When degreasing becomes depainting

I’ve been slowly chiseling away at the dried ink/grease that cakes by C&P 10x15 Craftsman, using wooden spudgers, steel wool and various solvents. Today I thought I’d give a water-borne degrease a try, and I was amazed at how well it worked. The grease washed off like it was mud. The gear guard for my press was filthy, so I took it off and put it on a sheet of plastic and gave it a good spraying. I let it soak for a while, and when I went to wipe away the grease the paint went with it.

Oops. Lesson learned. The good news is that the paint job on the press was by no means pristine, so there’s not much harm done.

Now I have one clean part on an otherwise filthy press. When I bought the press I thought it was black. Nope, turns out it’s a blue-grey colour.

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Keelan, could you share the brand of degreaser? I restore presses and something that not only takes the grease off but takes the paint along for the ride sounds like it might come in handy :p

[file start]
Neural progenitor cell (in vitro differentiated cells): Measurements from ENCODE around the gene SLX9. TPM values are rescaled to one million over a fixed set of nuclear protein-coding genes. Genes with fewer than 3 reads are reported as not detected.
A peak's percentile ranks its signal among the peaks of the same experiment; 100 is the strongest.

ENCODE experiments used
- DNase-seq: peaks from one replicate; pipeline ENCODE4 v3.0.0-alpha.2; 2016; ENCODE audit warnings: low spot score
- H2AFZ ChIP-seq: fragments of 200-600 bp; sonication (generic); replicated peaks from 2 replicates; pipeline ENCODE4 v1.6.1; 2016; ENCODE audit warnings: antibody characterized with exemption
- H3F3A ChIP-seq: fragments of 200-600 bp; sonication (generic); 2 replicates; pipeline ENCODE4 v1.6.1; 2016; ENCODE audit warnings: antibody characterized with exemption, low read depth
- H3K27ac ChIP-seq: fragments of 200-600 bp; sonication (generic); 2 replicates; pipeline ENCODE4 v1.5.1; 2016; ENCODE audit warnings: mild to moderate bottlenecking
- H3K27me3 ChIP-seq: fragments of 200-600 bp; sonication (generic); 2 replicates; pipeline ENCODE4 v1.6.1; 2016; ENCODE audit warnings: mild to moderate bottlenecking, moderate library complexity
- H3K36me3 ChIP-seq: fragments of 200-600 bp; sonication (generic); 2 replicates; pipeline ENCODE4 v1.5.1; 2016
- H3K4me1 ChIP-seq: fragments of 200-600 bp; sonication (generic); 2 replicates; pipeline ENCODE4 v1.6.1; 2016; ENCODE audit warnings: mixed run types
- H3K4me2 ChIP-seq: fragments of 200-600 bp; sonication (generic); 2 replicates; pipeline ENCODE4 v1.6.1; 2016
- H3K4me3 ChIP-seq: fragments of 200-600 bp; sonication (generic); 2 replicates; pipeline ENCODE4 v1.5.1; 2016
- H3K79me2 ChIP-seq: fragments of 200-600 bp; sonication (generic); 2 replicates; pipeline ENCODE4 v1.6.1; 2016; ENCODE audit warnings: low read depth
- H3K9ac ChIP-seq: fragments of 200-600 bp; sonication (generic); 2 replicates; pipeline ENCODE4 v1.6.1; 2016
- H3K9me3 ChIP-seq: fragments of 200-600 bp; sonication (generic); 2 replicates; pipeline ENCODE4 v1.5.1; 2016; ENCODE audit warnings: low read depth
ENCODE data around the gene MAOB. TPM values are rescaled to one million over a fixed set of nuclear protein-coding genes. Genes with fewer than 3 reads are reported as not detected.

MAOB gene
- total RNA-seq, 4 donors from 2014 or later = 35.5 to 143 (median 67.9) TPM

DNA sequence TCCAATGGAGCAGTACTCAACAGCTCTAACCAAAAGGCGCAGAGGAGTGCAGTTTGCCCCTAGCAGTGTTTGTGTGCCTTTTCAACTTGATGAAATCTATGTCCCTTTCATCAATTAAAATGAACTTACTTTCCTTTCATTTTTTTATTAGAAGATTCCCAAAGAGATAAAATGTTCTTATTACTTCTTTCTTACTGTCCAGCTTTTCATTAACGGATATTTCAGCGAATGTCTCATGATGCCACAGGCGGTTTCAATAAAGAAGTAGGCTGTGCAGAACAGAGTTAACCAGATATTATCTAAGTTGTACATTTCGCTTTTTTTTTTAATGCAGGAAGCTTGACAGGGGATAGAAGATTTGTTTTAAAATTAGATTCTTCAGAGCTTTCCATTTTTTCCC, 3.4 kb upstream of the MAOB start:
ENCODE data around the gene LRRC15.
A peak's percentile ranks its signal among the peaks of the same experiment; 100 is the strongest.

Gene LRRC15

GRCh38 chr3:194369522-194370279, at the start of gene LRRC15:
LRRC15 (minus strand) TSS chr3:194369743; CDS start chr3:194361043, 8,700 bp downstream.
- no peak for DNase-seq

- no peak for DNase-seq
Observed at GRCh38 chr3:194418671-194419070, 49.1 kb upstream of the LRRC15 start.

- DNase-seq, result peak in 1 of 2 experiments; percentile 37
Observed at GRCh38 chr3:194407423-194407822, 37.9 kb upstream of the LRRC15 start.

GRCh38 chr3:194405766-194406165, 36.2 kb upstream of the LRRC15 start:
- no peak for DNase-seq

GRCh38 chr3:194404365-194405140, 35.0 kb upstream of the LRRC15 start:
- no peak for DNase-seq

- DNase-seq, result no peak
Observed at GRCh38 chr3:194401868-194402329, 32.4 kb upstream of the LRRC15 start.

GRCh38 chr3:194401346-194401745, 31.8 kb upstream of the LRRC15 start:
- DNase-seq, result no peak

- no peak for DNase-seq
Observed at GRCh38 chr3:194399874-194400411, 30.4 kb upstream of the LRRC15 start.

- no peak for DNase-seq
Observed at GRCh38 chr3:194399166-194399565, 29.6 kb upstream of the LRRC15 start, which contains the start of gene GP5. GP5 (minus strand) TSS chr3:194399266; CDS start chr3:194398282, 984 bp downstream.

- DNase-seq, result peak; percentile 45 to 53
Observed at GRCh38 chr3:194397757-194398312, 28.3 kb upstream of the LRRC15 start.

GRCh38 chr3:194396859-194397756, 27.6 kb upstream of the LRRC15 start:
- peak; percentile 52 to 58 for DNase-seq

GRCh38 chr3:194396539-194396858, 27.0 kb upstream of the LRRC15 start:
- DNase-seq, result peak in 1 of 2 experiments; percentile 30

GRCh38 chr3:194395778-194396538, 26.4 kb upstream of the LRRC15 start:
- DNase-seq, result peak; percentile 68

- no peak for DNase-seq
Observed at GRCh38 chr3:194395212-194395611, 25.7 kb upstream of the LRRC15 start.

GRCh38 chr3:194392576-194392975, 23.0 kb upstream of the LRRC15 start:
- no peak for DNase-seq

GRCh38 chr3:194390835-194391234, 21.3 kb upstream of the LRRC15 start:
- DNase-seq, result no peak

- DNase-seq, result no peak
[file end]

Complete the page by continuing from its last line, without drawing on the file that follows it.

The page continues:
I use “Super Clean” which does what Keelan described. It has sodium hydroxide in it which is a very strong base so gloves are needed. The nice part is that you can get control by how much time you let it soak or sit on the surface. The dirt, grease, and dried ink are the first to soften and come off. Any paint from repainted parts come next, and finally the original paint. I have brought many a press back to original paint and decoration that had been painted over. I’ll be interested to see if it’s the same stuff.


I used Krud Kutter it works great.
But, it you use the product on parts that move, wash the product off with rubber alcohol.

It used it, and it did a great job.

I’m using Zep 505, which I transferred to a spray bottle. I am also using gloves!

I also use super clean to clean the plastic trays inside the Ludlow cabinets. Since I am cleaning the mats to with brasso.